- Pacifier. Pacifiers help satisfy your baby's need to suck, and can help harder-to-soothe babies get to sleep on their own. We like the Wubbanub because it doesn't fall out as easily and is *much* easier to find in the middle of the night. Remember, only one lovey or similar item is allowed in baby's sleep space...so this would count. Don't add anything else to their bassinest or crib.
- Bottle Sanitizer. Skip the bright green grass and lawn and save some counter space with a bottle sanitizer. You can use this for loose pacifiers, as well!
- Bottle Warmer. Don't be fooled, you can use this warmer with more than just Dr. Brown's bottles. It fits small and large size bottles and the time is programmable so you don't have to do anything but press a button when it's time for baby to eat. (Cool fact: I was able to use this warmer to scald my high-lipase milk when pumping for Maggie!)
- Baby Carrier. We love the Moby Wrap because it is a cost-effective, not-so-intimidating introduction to the world of babywearing.
- Baby Positioner. For the moments you don't feel like having a baby attached to you or you need to shower, or eat, or just take a deep breath... an infant positioner can come in handy. We know you know...but don't let your babe sleep in here, ok? The safest place is flat on their back, yes, but this also creates a hard-to-break habit once they outgrow the positioner. Instead, nap baby in their regular overnight sleep space. We like this budget-friendly, portable Rock-n-play.
- Baby Monitor. We believe baby should be in the same spot for all night and daytime sleep. A baby monitor comes in handy when you don't feel like being trapped in your bedroom or just don't feel like "sleeping when baby sleeps." This monitor has served many of our clients (and us!) well. Being able to see your sweet newborn will put your mind at ease until they're back in your arms again.
- Diaper Bag. This stylish diaper bag is a favorite for sure.
- Brest Friend. If you're breastfeeding, a pillow to help position your new baby can make a world of difference in your baby's latch. Skip the Boppy pillow and grab a Brest Friend instead. It snaps around your waist, so it stays put and even has an arm rest for you!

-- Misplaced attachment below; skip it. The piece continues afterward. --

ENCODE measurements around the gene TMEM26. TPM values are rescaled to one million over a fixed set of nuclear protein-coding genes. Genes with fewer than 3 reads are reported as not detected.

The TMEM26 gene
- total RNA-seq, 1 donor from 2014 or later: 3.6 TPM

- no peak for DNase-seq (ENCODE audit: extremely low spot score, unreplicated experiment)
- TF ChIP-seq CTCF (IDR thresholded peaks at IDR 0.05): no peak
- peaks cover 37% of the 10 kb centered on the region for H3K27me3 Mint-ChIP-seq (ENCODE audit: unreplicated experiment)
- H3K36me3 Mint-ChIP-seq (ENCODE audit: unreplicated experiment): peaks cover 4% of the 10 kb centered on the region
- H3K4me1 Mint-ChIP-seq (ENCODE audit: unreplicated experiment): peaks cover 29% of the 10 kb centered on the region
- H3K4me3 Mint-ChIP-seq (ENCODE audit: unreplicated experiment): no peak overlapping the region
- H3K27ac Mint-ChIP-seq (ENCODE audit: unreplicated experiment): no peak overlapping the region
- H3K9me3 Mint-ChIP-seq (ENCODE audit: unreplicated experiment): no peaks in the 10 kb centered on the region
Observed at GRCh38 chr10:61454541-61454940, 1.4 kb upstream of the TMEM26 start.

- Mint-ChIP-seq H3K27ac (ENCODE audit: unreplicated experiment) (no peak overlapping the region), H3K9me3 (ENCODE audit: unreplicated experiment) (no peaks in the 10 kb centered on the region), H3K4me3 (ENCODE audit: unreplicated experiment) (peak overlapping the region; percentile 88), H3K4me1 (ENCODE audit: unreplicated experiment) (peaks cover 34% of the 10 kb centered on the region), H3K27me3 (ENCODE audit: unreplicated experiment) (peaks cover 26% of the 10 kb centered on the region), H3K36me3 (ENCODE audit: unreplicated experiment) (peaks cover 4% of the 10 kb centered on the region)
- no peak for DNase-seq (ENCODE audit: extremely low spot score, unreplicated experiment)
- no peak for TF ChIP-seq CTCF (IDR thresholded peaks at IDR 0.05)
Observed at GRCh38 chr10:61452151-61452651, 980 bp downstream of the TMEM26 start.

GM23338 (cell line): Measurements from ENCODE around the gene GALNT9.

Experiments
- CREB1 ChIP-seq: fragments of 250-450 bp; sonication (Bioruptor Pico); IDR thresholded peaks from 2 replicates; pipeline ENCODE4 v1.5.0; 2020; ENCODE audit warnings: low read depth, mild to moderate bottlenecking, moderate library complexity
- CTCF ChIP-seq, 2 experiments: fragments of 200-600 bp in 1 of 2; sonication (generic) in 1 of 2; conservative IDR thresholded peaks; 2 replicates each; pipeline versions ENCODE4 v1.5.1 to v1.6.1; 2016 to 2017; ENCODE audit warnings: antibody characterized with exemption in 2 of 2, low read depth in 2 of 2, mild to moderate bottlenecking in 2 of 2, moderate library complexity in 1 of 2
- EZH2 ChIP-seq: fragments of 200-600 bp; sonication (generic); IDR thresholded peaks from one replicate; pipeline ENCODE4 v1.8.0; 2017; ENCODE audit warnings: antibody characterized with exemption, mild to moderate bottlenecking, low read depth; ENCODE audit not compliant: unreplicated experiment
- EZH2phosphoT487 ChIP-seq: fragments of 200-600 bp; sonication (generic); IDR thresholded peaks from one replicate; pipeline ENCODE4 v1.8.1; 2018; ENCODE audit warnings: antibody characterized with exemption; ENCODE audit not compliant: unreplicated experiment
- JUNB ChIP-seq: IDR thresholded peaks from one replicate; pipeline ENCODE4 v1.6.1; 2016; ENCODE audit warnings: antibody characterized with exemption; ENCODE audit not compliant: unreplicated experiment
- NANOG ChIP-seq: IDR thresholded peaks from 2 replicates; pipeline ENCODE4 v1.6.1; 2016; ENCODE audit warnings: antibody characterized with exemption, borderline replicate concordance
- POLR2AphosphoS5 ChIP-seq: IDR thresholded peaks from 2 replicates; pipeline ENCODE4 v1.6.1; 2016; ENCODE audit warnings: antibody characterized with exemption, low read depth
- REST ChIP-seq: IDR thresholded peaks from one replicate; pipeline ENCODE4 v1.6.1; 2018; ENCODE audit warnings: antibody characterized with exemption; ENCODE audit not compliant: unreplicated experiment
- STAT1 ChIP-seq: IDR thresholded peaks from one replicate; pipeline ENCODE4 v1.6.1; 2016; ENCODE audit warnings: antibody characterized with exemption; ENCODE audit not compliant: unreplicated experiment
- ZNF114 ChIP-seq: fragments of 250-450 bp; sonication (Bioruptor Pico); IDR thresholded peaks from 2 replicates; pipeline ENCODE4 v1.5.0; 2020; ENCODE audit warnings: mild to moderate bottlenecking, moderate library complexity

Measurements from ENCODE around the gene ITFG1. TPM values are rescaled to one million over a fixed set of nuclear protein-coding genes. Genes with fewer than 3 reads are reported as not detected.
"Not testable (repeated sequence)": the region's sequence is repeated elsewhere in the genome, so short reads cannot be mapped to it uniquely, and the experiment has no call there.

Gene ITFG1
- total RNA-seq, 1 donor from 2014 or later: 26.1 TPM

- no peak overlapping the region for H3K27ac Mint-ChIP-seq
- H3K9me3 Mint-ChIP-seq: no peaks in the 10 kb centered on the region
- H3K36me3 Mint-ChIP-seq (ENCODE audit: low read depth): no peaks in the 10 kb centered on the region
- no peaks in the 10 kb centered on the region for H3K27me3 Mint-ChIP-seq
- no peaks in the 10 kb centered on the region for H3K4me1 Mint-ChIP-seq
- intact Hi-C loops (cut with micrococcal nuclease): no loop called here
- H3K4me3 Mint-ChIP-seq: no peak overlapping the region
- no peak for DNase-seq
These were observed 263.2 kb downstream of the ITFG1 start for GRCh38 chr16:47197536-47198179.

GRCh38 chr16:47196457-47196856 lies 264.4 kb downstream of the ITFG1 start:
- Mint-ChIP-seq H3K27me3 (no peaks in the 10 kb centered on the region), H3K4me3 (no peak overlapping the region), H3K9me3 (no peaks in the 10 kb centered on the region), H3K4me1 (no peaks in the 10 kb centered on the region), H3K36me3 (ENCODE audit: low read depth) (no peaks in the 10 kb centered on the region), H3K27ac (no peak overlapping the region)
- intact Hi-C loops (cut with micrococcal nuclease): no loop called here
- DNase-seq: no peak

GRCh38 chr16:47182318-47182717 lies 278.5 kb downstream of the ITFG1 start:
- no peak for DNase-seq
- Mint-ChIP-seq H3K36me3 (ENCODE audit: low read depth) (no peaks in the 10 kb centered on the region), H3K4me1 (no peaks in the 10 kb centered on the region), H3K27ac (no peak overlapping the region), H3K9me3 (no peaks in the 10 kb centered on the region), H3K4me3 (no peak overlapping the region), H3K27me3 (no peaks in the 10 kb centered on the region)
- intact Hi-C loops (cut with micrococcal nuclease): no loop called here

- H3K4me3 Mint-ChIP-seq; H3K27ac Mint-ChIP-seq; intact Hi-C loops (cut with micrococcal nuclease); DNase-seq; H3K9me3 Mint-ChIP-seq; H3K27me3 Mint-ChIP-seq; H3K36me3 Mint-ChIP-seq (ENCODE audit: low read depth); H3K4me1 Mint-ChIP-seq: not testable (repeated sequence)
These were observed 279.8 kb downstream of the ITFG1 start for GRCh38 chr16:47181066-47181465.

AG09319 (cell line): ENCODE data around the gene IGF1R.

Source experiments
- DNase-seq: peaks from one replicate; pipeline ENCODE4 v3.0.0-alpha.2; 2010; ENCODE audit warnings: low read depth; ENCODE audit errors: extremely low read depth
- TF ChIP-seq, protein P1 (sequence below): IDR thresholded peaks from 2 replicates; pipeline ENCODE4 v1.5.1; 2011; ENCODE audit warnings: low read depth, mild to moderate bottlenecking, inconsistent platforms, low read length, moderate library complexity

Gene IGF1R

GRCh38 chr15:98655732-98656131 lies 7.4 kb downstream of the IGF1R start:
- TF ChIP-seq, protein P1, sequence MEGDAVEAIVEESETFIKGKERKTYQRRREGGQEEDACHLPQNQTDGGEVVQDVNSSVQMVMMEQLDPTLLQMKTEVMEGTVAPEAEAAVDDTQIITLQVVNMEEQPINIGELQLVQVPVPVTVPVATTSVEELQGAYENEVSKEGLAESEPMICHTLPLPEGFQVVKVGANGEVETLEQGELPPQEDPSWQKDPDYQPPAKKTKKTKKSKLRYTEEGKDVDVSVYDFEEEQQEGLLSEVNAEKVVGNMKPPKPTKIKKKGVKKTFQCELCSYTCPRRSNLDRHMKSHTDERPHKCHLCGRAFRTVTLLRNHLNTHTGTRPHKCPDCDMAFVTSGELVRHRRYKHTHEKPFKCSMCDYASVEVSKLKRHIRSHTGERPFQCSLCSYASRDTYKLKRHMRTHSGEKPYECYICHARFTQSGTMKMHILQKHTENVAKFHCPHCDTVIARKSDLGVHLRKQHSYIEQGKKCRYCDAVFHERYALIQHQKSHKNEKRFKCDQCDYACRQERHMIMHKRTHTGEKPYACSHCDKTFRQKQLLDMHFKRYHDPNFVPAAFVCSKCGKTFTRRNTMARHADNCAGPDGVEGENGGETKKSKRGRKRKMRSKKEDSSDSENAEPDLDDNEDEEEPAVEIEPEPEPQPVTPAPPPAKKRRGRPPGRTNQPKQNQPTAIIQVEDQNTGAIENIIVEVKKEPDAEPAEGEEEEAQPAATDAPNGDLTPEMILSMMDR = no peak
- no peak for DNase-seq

- Tummy Time Mat. Technically, baby doesn't need a mat for tummy time (a blanket will do), but an interesting pattern to grab their interest that doubles as a little gym when they get older is a great investment. Plus this Sassy Tummy Time Mat comes with tons of little toys for your baby as they grow. Jackpot!
- Play Ideas for Baby. As soon as your baby starts staying awake for longer stretches, introducing play time is a wise idea. If you're anything like I was when I had my first baby, "playing" with a newborn is awkward and difficult. Making faces gets old after a while. These books are written by an occupational therapist, are super easy to follow and have some great ideas for interacting with babies from birth-on. And don't worry... no Pinterest-worthy activities here. Just simple guidance for meaningful, interactive play.
- Baby Lotions/Shampoos/Creams. We love the Era Organics line of baby products.
- Pumping Bag. If you're returning to work, or just want to get away for a couple of hours, a pumping bag will keep everything organized while you're outside of the home. The Spectra doesn't come with its own bag, but this Sarah Wells Pumping Bag has plenty of space for it and is the perfect addition to any ensemble.
- DockATot. If your baby is having a hard time sleeping flat, using the DockATot can help make them more comfortable without creating the bad habit of an infant positioner for sleep. It's also a great option for traveling (no bulking pack-n-plays here).
- A Baby Book. Listen, you may or may not fill this out. But if you're going to start a baby book, Baby's First Book is the one to have. It's gorgeous and the perfect way to keep track of your little one's milestones!
- Help. You can definitely do the newborn stage without a lot of help...but it sure makes it more enjoyable if you aren't on your own. A Postpartum and Infant Care Doula can help care for baby, answer questions about normal newborn behavior, maternal healing, newborn feeding, sleep, and more. Your doula can assist with meal prep, light housekeeping, sibling care, pet care, assistance with daily trips/appointments, overnight support and is an understanding presence when families are their most vulnerable.